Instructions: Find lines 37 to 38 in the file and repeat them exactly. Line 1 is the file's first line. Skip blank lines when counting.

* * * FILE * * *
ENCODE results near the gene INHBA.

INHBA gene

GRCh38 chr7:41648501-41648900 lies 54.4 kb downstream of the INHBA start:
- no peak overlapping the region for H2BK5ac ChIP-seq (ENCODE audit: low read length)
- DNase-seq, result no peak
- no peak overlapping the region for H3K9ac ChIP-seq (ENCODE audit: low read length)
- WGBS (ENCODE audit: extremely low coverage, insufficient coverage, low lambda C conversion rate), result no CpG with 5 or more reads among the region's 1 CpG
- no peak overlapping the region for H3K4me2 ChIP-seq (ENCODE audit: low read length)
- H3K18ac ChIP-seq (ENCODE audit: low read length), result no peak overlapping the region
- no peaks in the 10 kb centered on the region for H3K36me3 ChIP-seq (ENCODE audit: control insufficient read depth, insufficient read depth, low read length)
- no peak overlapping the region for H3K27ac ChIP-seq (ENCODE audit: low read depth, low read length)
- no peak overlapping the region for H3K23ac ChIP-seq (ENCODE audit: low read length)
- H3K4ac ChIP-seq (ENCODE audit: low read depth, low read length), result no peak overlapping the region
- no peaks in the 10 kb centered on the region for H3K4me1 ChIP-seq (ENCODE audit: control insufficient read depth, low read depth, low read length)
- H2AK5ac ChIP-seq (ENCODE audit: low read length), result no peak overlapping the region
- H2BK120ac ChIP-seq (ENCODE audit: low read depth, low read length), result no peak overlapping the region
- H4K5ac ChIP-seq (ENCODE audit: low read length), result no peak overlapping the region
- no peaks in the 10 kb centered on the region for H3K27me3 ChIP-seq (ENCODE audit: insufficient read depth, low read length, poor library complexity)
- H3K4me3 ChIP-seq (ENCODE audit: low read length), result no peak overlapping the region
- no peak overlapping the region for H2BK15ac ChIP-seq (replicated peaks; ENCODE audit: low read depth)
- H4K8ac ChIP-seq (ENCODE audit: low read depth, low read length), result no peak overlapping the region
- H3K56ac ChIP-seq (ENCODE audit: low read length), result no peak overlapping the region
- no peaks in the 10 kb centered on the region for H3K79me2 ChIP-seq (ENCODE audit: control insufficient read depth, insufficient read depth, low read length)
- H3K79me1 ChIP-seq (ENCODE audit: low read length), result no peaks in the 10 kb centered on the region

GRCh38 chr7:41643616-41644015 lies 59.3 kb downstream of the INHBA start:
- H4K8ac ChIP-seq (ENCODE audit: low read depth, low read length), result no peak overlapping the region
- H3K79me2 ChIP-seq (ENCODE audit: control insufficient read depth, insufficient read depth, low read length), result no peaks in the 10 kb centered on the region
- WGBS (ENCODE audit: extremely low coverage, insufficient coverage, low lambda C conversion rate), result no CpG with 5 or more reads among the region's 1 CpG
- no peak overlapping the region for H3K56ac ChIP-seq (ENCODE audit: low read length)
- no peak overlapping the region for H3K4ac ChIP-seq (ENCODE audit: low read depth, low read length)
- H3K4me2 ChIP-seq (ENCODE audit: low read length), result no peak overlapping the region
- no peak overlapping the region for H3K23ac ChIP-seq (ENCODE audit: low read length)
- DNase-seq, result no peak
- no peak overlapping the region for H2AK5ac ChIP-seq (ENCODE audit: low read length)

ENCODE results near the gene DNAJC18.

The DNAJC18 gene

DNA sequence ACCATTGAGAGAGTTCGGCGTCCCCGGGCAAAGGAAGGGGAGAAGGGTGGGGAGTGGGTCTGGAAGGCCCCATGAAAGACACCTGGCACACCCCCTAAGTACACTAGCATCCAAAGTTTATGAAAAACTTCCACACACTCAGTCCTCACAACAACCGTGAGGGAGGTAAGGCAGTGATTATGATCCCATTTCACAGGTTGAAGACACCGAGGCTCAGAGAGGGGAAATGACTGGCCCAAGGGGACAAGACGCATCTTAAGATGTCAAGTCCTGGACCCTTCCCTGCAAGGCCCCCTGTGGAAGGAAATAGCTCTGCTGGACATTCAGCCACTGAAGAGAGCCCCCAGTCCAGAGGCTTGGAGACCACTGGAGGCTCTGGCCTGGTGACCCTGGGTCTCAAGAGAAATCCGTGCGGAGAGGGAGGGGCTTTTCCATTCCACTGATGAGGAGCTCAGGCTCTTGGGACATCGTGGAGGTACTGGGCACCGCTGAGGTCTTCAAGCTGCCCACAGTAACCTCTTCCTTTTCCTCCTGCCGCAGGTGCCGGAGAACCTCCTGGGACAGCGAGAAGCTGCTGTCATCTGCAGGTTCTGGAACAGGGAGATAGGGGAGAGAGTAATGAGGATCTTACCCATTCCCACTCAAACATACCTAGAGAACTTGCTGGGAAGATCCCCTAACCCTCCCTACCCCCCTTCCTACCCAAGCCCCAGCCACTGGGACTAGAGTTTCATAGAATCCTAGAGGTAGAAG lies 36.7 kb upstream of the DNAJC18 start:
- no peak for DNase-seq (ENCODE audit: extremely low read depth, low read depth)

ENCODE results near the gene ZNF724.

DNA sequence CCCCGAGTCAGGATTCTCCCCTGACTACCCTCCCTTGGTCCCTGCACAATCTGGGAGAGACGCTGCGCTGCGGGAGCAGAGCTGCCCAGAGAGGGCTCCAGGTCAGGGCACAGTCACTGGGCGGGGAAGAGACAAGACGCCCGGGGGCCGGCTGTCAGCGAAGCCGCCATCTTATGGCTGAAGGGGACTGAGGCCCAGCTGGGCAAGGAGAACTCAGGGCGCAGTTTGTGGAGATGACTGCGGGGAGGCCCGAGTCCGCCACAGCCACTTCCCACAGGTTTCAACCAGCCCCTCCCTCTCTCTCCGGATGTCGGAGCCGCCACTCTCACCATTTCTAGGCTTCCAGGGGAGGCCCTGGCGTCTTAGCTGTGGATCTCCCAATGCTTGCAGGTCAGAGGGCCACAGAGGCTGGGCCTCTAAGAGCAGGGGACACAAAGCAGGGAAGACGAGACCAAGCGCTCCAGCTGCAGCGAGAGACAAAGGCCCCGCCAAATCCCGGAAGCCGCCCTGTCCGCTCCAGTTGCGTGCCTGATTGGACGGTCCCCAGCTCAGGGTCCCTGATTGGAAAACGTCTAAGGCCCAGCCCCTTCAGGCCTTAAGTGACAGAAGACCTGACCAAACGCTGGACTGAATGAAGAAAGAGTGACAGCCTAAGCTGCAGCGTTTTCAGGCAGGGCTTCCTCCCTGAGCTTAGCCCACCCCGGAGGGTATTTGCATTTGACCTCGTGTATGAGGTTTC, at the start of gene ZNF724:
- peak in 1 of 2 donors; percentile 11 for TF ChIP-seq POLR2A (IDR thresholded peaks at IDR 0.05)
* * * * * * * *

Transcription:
DNA sequence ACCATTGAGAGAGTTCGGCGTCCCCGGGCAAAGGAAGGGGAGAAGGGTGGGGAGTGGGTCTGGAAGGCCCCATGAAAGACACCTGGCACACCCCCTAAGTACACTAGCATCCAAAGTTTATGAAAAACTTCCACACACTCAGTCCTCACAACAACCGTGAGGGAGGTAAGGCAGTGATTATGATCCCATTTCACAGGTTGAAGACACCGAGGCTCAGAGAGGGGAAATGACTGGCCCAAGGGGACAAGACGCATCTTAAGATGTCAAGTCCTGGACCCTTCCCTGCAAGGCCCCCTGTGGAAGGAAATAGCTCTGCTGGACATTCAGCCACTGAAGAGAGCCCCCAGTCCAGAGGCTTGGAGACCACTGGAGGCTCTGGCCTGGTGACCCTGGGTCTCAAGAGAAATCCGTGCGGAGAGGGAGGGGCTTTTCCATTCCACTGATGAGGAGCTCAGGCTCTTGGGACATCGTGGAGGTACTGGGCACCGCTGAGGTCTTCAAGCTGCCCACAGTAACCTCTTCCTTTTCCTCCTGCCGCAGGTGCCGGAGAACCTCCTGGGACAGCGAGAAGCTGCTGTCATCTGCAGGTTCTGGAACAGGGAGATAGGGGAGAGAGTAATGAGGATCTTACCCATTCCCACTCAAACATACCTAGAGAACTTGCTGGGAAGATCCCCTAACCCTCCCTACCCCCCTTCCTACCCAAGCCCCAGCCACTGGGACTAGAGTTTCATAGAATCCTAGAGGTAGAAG lies 36.7 kb upstream of the DNAJC18 start:
- no peak for DNase-seq (ENCODE audit: extremely low read depth, low read depth)